Overview: Global stocks were lower last week as investors moved into safe assets amid rising tensions in Ukraine. The S&P 500 ended 1.5% lower, as geopolitical concerns dominated encouraging earnings releases. Inflation continues to be at the forefront of investor concerns, as headline producer prices (PPI) rose 1.0% in January and 9.7% on an annualized basis. Excluding food and energy prices, U.S. core PPI increased by 8.3% year-over-year. Meanwhile, U.S. retail sales rose in January, beating consensus estimates. Better-than-expected sales reflected seasonal post-holiday increases in motor vehicle, online shopping, and furniture sales. In the U.S., 10-Year Treasury yields ended the week at a yield of 1.93% after trading as high as 2.06% during the week, as markets reacted to the Russia-Ukraine standoff with a flight-to-quality posture late week.
Earnings: U.S. earnings results have so far proved resilient for the final quarter of 2021, outpacing consensus estimates. With 84% of companies having reported, 52% have beaten earnings estimates by more than one standard deviation, above the historical average of 47%. In the view of Goldman Sachs, earnings growth will continue to normalize, but stay supportive of valuations, and deliver 8% EPS growth for 2022.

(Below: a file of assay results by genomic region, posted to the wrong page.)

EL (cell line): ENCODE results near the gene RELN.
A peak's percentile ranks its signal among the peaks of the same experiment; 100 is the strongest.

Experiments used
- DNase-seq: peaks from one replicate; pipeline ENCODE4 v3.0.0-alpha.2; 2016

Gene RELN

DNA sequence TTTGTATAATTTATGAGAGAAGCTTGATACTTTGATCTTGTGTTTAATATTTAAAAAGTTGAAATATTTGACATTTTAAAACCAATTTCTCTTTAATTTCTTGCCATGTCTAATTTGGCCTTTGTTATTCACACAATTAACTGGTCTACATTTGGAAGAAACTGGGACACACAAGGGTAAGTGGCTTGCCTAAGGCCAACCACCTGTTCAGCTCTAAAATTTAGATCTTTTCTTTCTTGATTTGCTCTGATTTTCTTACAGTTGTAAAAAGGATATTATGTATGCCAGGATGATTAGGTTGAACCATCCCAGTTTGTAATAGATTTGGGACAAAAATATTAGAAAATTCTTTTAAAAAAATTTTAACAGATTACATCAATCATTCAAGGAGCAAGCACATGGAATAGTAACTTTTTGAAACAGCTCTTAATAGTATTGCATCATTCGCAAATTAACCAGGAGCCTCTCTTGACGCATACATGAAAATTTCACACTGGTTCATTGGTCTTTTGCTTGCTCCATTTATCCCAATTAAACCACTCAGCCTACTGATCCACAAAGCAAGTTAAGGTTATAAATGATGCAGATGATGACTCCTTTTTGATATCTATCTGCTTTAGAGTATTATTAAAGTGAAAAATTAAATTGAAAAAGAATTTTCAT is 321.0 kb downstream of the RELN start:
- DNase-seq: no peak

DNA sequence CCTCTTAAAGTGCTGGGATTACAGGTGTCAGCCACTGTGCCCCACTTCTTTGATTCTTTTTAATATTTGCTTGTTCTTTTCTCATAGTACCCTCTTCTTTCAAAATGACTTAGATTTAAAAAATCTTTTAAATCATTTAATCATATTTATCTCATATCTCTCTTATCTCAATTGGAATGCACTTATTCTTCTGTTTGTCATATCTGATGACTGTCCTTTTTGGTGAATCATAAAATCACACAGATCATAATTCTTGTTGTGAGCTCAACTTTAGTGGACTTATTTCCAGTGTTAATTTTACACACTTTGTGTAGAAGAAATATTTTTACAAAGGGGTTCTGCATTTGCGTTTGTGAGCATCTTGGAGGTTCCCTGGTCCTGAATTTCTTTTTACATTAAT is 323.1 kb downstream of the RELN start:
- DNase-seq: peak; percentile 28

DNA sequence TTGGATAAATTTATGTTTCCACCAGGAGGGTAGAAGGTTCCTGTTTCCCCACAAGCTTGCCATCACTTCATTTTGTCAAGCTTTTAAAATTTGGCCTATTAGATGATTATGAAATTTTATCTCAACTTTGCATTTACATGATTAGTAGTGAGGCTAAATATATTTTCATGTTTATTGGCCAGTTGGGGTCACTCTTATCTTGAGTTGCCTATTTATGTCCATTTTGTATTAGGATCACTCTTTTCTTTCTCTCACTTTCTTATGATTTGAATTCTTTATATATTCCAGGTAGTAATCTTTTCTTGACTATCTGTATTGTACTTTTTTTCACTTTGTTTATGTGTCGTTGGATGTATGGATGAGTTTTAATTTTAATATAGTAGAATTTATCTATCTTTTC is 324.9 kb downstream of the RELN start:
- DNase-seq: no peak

A Note on Inflation (from JP Morgan): As investors and consumers mull the implications of persistently high inflation, soaring energy prices are a concern. Energy prices are up a striking 27% y/y in the CPI basket and contributed 2.5% points alone to the 7.5% y/y January CPI reading. Strong demand and tight supply have sent prices higher in commodities markets. Normally, commodity futures markets are in “contango”, meaning current spot prices are lower than futures prices due to the storage and depreciation costs of holding the asset over a period of time. Today, spot prices for the top eight constituents in the Bloomberg Commodity Index (BCOM) are running an average 6% higher than their one-year forward price. This condition is known as “backwardation” in futures markets, and commodities backwardation has been hovering around a 15-year high since early 2021. One silver lining, however, is that lower prices for futures contracts imply expectations for a decline in commodity prices by next year, as the pandemic hopefully fades, and supply chains catch up.
Sources: JP Morgan Asset Management, Goldman Sachs Asset Management, Barron’s , Bloomberg
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